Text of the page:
Mobile personal financial apps are used on smartphones and tablet devices (Android, iPhone/iPad, Windows phones) and the apps are often used in conjunction with online or desktop personal finance software (the app and software share data). This is because mobile apps won’t usually let you do a lot of financial planning due to the smaller footprint they take up on your mobile device.
The idea is to do heavy budget set up, spending analysis and other good stuff on your desktop or online software. Don’t want to do all that heavy lifting? There are mobile apps out there for you that work great on their own.
In general, you can use mobile personal finance apps to enter transactions into your accounts to track spending and account balances, check bank balances and to see if you’re in danger of overspending in an area of your budget. If you enter transactions or classify them for budgeting purposes, your entries will synchronize with an online app or a desktop app (Quicken and You Need a Budget offer this) that’s associated with the mobile app.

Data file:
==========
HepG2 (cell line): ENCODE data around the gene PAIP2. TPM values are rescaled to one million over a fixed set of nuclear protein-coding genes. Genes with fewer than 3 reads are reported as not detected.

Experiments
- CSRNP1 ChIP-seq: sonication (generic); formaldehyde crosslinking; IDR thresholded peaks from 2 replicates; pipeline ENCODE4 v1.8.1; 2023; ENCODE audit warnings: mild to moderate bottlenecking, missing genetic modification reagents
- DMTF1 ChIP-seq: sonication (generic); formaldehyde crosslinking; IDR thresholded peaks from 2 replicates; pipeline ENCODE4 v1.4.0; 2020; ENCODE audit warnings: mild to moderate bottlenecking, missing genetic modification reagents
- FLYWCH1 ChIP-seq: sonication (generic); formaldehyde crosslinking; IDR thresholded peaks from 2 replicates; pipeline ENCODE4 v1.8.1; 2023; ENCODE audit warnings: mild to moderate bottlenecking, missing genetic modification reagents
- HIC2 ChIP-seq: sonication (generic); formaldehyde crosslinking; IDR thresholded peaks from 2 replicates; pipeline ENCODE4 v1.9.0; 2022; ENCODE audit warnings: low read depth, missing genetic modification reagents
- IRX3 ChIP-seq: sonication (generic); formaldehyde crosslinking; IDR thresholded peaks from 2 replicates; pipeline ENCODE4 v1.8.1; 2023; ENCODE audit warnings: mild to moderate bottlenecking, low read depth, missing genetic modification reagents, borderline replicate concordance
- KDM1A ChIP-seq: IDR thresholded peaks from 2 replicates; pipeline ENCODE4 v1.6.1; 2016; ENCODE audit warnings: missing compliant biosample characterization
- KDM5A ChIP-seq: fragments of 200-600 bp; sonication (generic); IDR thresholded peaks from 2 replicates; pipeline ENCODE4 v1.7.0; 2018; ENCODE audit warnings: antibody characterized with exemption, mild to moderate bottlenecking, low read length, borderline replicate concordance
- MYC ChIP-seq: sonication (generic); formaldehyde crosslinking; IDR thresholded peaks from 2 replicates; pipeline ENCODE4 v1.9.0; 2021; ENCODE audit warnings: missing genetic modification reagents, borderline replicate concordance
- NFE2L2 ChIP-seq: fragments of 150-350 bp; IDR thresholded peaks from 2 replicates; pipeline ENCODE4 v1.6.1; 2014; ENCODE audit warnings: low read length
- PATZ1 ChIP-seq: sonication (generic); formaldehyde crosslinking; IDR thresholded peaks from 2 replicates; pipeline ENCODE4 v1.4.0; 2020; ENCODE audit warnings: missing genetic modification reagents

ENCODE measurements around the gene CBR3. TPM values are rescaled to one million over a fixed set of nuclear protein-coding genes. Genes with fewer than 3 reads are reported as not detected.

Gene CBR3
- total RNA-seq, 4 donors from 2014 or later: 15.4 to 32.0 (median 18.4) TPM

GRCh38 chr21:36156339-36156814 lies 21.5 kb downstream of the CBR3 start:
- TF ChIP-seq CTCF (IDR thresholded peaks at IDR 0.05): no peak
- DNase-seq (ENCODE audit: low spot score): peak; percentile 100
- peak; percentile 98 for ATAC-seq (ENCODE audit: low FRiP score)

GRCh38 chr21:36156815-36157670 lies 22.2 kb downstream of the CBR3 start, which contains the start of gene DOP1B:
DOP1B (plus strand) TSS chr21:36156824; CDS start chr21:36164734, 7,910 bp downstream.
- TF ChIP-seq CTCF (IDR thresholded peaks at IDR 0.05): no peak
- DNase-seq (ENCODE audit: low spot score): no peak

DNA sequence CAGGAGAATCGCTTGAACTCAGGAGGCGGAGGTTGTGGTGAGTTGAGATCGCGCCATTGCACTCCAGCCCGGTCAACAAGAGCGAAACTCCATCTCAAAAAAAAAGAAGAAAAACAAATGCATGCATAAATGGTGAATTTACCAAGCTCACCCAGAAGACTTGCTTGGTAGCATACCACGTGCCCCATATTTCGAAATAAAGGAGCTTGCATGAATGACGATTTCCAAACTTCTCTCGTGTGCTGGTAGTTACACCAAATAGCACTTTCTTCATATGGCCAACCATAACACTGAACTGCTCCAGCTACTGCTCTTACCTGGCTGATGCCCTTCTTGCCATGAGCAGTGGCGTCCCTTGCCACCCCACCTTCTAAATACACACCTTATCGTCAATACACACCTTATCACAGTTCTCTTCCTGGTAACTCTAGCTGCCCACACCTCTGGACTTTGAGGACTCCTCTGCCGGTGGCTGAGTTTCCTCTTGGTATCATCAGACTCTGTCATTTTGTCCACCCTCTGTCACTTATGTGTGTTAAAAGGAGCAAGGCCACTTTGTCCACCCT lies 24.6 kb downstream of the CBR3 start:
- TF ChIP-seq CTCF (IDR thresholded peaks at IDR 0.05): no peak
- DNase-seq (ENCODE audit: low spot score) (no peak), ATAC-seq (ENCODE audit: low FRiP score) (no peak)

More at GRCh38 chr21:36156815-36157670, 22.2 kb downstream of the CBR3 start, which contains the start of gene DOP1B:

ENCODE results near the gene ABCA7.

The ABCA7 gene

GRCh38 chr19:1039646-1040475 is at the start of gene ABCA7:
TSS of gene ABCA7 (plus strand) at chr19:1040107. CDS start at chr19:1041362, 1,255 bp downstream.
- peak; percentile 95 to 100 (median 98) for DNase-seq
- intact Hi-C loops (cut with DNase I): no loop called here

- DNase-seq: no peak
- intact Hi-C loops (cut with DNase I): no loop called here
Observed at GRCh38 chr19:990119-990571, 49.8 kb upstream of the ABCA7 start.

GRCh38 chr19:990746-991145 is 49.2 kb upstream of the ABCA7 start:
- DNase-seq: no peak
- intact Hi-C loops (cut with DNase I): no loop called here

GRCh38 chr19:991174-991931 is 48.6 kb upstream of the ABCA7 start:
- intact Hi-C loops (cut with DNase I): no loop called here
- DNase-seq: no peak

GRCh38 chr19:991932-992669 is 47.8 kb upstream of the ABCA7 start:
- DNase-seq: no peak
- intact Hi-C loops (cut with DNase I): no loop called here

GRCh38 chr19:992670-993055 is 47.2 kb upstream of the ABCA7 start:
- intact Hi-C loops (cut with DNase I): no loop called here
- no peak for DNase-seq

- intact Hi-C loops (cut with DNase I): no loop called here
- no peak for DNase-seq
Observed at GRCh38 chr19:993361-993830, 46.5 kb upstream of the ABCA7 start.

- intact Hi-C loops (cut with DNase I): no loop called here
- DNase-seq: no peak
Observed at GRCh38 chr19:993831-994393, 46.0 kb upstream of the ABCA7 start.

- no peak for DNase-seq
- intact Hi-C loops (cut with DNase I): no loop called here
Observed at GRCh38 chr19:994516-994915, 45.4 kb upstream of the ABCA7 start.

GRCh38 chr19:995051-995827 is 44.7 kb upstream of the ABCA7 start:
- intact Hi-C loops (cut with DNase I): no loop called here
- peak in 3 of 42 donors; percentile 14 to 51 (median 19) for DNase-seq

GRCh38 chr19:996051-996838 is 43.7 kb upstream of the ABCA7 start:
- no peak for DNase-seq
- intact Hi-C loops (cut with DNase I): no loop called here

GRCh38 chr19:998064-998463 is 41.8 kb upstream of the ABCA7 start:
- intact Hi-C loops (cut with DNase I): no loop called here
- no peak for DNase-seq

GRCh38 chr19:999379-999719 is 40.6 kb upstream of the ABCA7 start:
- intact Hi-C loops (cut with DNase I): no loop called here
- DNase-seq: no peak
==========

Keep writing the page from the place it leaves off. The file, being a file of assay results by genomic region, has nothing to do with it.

There are a multitude of mobile apps that go beyond managing spending and financial accounts, though. Check the Google Play Store or iTunes and you’ll find apps for splitting bills with roommates, help with finding real estate or rentals, figuring out what loan terms are affordable, and much more.
Major banks have some great mobile apps that let you pay bills, send money to people and scan and deposit checks, all from your smartphone. I use an app from Chase bank and I’ve been depositing checks from home for months – love the convenience.
For security purposes, only download these apps to your mobile device from Google Play or iTunes, and keep them updated as soon as your mobile device notified you that an update is available. Always sign out of the app when you’re done using it, although it should automatically log you off after a couple of minutes of inactivity.
Difficult to Use?
Since mobile apps are designed to do a few tasks (compared to desktop or online money management tools) for convenience and due to limited screen space, they are easy to use. If you don’t like a mobile app, it’s easy enough to uninstall it and try another.
While there are a lot of free mobile apps, they are usually used along with a desktop or online financial software app. Mobile apps that operate on their own often cost $2 or $3, although there are a few apps with quite a few features that cost over $10.